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The difference that a single man made to history

In the just-published Blood, Toil, Tears and Sweat: The Dire Warning"John Lukacs provides a streamlined, elegant account of Churchill’s speeches and statesmanship during the crucial summer of 1940, when Britain stood on the brink of disaster" -

Churchill delivered the speech before a parliament still dominated by supporters of Neville Chamberlain and by Conservative mandarins suspicious of Churchill’s alleged bellicosity, "unreliability" "unscrupulousness," and sundry other character defects. As Lukacs makes clear, Churchill’s enemies at that time were primarily members of his own party; only a year or two earlier, they had been wholehearted defenders of a policy of appeasing Nazi Germany. After the deceptive inactivity of the "phony war"—in which the Western democracies stood back waiting to be attacked—and the devastating British defeat in Norway, a critical mass of the Conservative party came to realize that Neville Chamberlain did not have the personal qualities necessary for wartime leadership. But many still distrusted Churchill, including some eminent lights who in time would become unabashed Churchillians.

. . .Delivered three days after King George VI asked Churchill to form a government, the speech, one of Churchill’s shortest, was neither recorded nor broadcast to the nation at large. It became famous only after the fact. The BBC laconically summed it up in its regular news that evening by citing its key sentence: “I would say to the House as I said to those who have joined the government: I have nothing to offer but blood, toil, tears, and sweat.” In the speech itself, those words were followed by Churchill’s declaration of his government's "policy" to "wage war, by sea, land, and air, with all our might and with all the strength that God can give us."

For Lukacs, Churchill’s maiden speech as prime minister is striking for the moral realism that informed his judgment of the international situation and his message to the British people. He did not in any way obscure what Lukacs calls the "prospect of plight and suffering" that lay ahead. Lukacs convincingly argues that Churchill was a liberty-loving aristocrat who appreciated the British people's capacity to absorb bad news and to respond accordingly. He could appeal to the gritty determination of a free people to stand up against a "monstrous tyranny" and respond, when necessary, to a call to sacrifice on behalf of a way of life worth defending. As Lukacs points out, judging events by their eventual consequences is easy; it is now a commonplace to say that "the British pulled through," that "England held." But there was nothing inevitable about the survival of either Britain or of "Western civilization." A student of Tocqueville, Lukacs resists the illusion of retrospective fatalism, of historical determinism, to which so many historians succumb in a democratic age and about which the French thinker warned so powerfully. Lukacs is wonderfully attentive to the human element, to the difference that a single man made in shaping history.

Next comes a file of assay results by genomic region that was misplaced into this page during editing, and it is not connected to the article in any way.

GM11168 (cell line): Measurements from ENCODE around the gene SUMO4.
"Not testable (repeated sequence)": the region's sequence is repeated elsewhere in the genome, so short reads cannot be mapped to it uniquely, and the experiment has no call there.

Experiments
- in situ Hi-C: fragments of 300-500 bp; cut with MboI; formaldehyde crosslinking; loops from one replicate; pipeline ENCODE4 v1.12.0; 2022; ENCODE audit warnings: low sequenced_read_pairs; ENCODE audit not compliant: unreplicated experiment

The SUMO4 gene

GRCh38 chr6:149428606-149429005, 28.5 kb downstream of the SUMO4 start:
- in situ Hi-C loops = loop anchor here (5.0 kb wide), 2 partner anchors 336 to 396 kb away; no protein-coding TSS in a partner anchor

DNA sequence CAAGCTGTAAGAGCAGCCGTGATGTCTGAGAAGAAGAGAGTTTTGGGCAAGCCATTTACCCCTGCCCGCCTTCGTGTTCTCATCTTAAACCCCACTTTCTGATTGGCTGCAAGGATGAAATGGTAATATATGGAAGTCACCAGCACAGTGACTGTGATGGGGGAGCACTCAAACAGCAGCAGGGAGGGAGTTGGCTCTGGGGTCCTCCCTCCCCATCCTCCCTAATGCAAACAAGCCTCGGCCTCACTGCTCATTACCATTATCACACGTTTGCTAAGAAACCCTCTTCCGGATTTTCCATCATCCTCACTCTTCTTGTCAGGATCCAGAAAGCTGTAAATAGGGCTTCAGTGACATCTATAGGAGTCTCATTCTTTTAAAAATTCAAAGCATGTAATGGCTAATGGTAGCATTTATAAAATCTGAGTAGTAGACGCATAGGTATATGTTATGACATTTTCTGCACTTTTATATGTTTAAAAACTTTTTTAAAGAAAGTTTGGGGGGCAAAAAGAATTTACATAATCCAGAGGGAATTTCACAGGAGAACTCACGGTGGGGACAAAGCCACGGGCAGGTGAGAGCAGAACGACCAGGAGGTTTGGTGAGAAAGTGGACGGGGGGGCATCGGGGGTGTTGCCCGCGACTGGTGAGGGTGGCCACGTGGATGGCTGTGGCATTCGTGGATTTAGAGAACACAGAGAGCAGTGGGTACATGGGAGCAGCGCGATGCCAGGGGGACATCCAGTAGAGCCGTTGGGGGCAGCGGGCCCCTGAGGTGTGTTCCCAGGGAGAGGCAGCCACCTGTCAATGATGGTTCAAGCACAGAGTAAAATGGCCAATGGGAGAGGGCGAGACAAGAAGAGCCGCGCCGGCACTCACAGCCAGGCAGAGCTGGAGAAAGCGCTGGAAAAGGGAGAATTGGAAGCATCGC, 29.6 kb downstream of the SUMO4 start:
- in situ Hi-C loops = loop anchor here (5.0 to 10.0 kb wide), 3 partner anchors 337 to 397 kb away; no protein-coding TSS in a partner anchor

Not forgetting the people who made it possible . . .with all the strength that God can give us.

Comments (1)


As Chancellor in the 1920's Liberal government Churchill was responsible for denuding Britain of its defense capability. Having ended WW1 with the greatest army in our history, the largest airforce in the world and a modern navy all this was thrown away. Churchill was thrown out of government and crossed The House (again) to rejoin the Conservative Party he had left as at the time he saw no political and personnal advantage in his staying with the Connservatives.No wonder he was not trusted by other members of his new party!

Neville Chamberlain was no appeaser of Hitler. In 1938 there was no sense in going to war as British rearmament had hardly begun.It was Chamberlain who declared war on Germany in 1939 following their invasion of Poland. Churchill was made First Lord of the Admiralty and followed the same course as in 1914 when he held the same position by interferring in the running of the naval war. The Norway debacle had a lot to do with Churchill's meddling, just as the escape of the Goeben in 1914 did which led ultimatley to bringing Turkey into the war on the side of Germany. We were lucky that in 1940 Sweden stayed neutral!

Churchill was not the unqualified success that he makes himself out to be in his rewriting of history in 6 volumes and there is a good argument to be made that some other leader could have made a better job by letting the Generals, Admirals and Air Marshalls fight the war in the way they saw fit. Hitler had a better understanding of military matters than Churchill. He actually served at the front rather than play at it for a few weeks.

Churchill has his place in British history but do not get carried away by the myth that he has created about himself. We tend to over do the blood, tears, toil and sweat thing before asking why this was what we were left with after Churchillian failures of the 1920's and after!

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